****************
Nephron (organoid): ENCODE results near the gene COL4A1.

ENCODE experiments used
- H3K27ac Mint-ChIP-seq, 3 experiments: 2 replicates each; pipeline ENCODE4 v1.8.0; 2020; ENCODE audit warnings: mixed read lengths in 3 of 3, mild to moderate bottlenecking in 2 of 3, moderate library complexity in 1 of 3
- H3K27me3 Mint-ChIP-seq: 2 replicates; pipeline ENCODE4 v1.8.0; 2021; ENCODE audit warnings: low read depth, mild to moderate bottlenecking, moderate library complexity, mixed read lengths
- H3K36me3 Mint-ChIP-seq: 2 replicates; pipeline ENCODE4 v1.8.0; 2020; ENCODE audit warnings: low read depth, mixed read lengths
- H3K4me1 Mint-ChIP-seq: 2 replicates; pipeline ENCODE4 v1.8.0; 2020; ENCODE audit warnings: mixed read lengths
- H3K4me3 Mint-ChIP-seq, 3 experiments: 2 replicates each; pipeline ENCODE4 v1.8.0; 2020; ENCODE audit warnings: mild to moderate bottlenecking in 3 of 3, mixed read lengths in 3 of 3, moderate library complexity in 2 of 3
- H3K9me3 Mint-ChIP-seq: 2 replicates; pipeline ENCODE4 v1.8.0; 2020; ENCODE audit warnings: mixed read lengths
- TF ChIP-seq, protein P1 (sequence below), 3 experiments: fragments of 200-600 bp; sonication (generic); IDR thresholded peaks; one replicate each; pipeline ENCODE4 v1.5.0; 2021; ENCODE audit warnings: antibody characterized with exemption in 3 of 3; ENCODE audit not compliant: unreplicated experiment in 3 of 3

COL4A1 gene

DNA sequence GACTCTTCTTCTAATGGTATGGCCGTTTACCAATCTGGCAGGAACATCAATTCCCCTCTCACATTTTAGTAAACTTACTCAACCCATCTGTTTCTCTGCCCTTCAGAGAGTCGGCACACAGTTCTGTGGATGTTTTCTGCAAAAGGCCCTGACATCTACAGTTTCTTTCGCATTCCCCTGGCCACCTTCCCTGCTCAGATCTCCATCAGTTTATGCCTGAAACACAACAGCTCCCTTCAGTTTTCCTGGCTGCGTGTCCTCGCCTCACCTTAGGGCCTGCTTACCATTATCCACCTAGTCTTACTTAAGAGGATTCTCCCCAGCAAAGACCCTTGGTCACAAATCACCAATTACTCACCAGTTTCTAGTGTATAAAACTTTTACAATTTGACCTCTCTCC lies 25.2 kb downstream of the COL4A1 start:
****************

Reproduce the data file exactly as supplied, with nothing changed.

Nephron (organoid): ENCODE results near the gene COL4A1.

ENCODE experiments used
- H3K27ac Mint-ChIP-seq, 3 experiments: 2 replicates each; pipeline ENCODE4 v1.8.0; 2020; ENCODE audit warnings: mixed read lengths in 3 of 3, mild to moderate bottlenecking in 2 of 3, moderate library complexity in 1 of 3
- H3K27me3 Mint-ChIP-seq: 2 replicates; pipeline ENCODE4 v1.8.0; 2021; ENCODE audit warnings: low read depth, mild to moderate bottlenecking, moderate library complexity, mixed read lengths
- H3K36me3 Mint-ChIP-seq: 2 replicates; pipeline ENCODE4 v1.8.0; 2020; ENCODE audit warnings: low read depth, mixed read lengths
- H3K4me1 Mint-ChIP-seq: 2 replicates; pipeline ENCODE4 v1.8.0; 2020; ENCODE audit warnings: mixed read lengths
- H3K4me3 Mint-ChIP-seq, 3 experiments: 2 replicates each; pipeline ENCODE4 v1.8.0; 2020; ENCODE audit warnings: mild to moderate bottlenecking in 3 of 3, mixed read lengths in 3 of 3, moderate library complexity in 2 of 3
- H3K9me3 Mint-ChIP-seq: 2 replicates; pipeline ENCODE4 v1.8.0; 2020; ENCODE audit warnings: mixed read lengths
- TF ChIP-seq, protein P1 (sequence below), 3 experiments: fragments of 200-600 bp; sonication (generic); IDR thresholded peaks; one replicate each; pipeline ENCODE4 v1.5.0; 2021; ENCODE audit warnings: antibody characterized with exemption in 3 of 3; ENCODE audit not compliant: unreplicated experiment in 3 of 3

COL4A1 gene

DNA sequence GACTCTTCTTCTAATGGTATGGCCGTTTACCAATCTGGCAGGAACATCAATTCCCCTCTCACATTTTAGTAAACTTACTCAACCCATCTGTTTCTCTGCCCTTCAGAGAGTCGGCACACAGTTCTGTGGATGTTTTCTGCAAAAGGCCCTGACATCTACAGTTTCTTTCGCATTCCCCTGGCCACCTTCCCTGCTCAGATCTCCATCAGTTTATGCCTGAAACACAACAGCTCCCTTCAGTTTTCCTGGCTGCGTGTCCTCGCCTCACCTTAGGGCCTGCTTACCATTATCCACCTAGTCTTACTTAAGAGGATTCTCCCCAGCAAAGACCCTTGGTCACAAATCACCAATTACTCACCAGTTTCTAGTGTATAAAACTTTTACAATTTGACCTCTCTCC lies 25.2 kb downstream of the COL4A1 start: